Black and White

Trip Start Nov 20, 2013
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Wednesday, April 30, 2014

We arrived in Chiang Rai a few days ago, which is just a few hour bus ride north east of Chiang Mai. Most people come here to trek, explore hill tribe villages, and view the art masterpieces due to two famous Thai artists. We got to Chiang Rai and wandered around the downtown core looking for a place to stay. The third guesthouse we went to had what we wanted, so the cozy little Chez Nous guesthouse is where we've been! It's not luxury, but the bed is comfy, wifi is decent and costs $8 CDN!

Yesterday we went to the Hill Tribe Village Museum. This museum houses artifacts and information about each of the ten tribes that live in the hills around Thailand. Some of these tribes are native to Thailand, but most have come as refugees over many decades from China, Burma, and Laos. These tribes used to live very nomadic lives and have a long history of growing opium, but the Thai government has put an end to opium crops and has also encouraged the tribes to find more permanent residences. Many of the hill tribe people also practice shifting cultivation, in which they burn their crops and this causes a lot of haze and smoke around the "Golden Triangle" where Thailand, Myanmar, and Laos meet.

The most famous tribe here came from Myanmar (Burma) and they are called the Karen people. It is customary for the women of this tribe to elongate their necks with rings. The heavy rings push down their collar bones making their necks longer. The people of this tribe came to Thailand as refugees from a civil war taking place in Myanmar between the government and the hill tribe people who want independence. Unfortunately, life isn't necessarily any better for them in Thailand as they are exploited in large numbers for tourists. In fact, many faux villages have been created for the Karen to live in simply for the business of tourism. The people in these "villages" are given just enough money for basic food and the women are given more than the men since they wear the rings, making them the "main attraction". Sometimes the people living here are allowed to leave and go into towns during the day, but they must come back and night and are not allowed to leave.

To make matters more complicated the hill tribe people of all ten tribes are not considered Thai residents or citizens. The Thai government is hesitant to give status cards to these people because they believe it will encourage more hill tribe villagers to relocate to Thailand. Since they do not have the same status as Thai residents or citizens, they do not have access to services that Thai people get such as medical or educational. There are some non profit organizations who work to help give them these services they lack and the organization that founded and maintains this museum we visited is one of them. PDA and the restaurant below, Cabbages and Condoms, both help with these initiatives. The restaurant is named very fittingly, as they educate and assist the people of the villages with family planning and sexual education. Jason and I were interested in doing a trek with PDA to visit some of the authentic villages and ensure we were being responsible tourists rather than joining one the many tours offered around the town to fake villages where none of our money goes directly to the villages. But in the end, we decided it was more than we wanted to pay and were thankful to have contributed through our visit at the museum and our meal at the restaurant.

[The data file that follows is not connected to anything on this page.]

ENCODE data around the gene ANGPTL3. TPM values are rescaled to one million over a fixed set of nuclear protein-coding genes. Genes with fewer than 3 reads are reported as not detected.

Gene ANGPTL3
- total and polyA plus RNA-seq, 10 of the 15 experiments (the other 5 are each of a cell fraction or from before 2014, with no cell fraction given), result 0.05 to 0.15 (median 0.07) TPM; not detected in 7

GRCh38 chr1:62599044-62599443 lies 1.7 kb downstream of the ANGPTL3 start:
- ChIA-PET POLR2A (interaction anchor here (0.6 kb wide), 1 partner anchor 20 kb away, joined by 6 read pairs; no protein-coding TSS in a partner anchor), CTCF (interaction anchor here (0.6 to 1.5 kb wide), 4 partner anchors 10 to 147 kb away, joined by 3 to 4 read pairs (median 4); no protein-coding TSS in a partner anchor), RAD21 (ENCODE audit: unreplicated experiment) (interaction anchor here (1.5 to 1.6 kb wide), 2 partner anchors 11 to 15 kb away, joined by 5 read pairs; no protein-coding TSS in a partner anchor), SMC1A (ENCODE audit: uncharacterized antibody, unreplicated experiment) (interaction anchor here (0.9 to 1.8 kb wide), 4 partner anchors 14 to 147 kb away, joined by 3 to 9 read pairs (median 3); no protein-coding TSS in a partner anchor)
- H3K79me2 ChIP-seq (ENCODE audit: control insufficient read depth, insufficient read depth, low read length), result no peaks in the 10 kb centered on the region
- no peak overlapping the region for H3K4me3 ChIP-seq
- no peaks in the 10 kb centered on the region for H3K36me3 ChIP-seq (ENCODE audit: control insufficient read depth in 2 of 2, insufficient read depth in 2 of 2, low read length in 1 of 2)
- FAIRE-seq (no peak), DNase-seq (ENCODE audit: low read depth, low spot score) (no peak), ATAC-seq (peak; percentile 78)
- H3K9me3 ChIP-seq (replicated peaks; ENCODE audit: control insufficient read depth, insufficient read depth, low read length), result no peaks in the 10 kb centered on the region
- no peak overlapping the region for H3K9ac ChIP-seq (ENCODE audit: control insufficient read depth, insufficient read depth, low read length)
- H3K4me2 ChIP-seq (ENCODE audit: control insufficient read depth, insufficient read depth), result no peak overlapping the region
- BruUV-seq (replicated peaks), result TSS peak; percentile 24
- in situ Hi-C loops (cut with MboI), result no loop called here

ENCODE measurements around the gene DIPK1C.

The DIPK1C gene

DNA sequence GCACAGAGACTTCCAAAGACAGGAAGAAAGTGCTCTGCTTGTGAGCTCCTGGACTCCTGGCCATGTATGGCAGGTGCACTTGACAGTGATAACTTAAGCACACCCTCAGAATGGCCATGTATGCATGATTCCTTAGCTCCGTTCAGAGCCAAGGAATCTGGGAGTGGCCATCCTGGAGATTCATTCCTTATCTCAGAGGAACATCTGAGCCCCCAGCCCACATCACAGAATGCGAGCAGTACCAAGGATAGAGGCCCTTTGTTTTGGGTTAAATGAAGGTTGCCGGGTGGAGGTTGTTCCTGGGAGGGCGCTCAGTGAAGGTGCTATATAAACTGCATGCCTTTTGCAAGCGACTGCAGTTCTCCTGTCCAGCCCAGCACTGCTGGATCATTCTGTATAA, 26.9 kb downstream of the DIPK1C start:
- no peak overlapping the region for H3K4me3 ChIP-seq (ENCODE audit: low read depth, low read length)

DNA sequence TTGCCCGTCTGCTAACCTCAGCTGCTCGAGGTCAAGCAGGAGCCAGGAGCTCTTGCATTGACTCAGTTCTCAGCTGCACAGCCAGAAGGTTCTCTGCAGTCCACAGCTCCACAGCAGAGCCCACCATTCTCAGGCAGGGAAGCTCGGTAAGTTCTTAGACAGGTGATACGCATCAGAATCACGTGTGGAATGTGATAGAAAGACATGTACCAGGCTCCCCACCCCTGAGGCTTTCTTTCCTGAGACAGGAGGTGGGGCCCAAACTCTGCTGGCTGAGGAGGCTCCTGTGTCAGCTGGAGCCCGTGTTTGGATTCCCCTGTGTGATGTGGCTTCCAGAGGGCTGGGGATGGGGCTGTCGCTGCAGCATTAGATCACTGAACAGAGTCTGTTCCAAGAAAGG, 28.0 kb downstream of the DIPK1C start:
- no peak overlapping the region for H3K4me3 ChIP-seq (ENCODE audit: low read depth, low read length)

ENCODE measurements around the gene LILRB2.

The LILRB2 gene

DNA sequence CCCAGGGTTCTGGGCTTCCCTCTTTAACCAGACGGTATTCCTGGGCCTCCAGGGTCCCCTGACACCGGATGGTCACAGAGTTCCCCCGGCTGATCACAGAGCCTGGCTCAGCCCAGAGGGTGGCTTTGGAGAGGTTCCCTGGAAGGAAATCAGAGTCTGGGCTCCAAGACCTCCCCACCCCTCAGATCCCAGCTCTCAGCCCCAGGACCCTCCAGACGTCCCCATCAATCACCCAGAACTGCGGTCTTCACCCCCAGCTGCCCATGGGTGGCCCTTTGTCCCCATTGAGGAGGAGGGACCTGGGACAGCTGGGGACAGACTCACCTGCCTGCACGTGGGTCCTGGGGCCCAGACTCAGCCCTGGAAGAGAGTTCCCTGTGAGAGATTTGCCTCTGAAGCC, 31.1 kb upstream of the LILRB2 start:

After visiting the museum, we took the public bus to visit the White Temple. This is one of the most famous buildings in Chiang Rai, designed by local artist Chalermchai Kositpipat. The artist began creating the temple complex in 1997 and it is expected to be completed in 2070! This is how intricate and large the complex is. The White Temple itself is one of the most beautiful and unique buildings I have ever seen. It completely looks like it's out of a fairy tale, or a Tim Burton film! The building is beautiful and the white is meant to represent purity and peace, but the artist shows suffering as well because he believes people need to suffer before feeling at peace. So along with the beauty, there are skulls hanging from trees and hands reaching out from a "bottomless pit" in a way that looks like they are seeking a way out. I was absolutely amazed by the beauty and detail of this area.

Where there is heaven, there is also hell. Another famous Thai artist, also local to Chiang Rai, Thawan Duchanee, designed the Black House complex. We read before we visited that this is not a place animal lovers should visit and after walking through just the first of many dark buildings here, we quickly understood why. The Black House is full of animal bones, skulls, and skins as both functional pieces and decor. There are numerous alligator skins, bear furs, snakes skins, and so many more. I didn't quite understand the artists' vision, other than the darkness the structures here show, but it was interesting to walk around and see the designs. Many tour companies say they prefer the Black House, but I definitely enjoyed looking at the beauty of the White Temple more than the darkness of the Black House.

That's it for Thailand for us after 27 days in the country. Tomorrow morning we hop on a bus and head to Laos, which we're excited about as it is not near as popular for tourists as Thailand. We enjoyed Thailand a lot and think it's quite liveable. It was also easy to travel here and we're ready for a new challenge!
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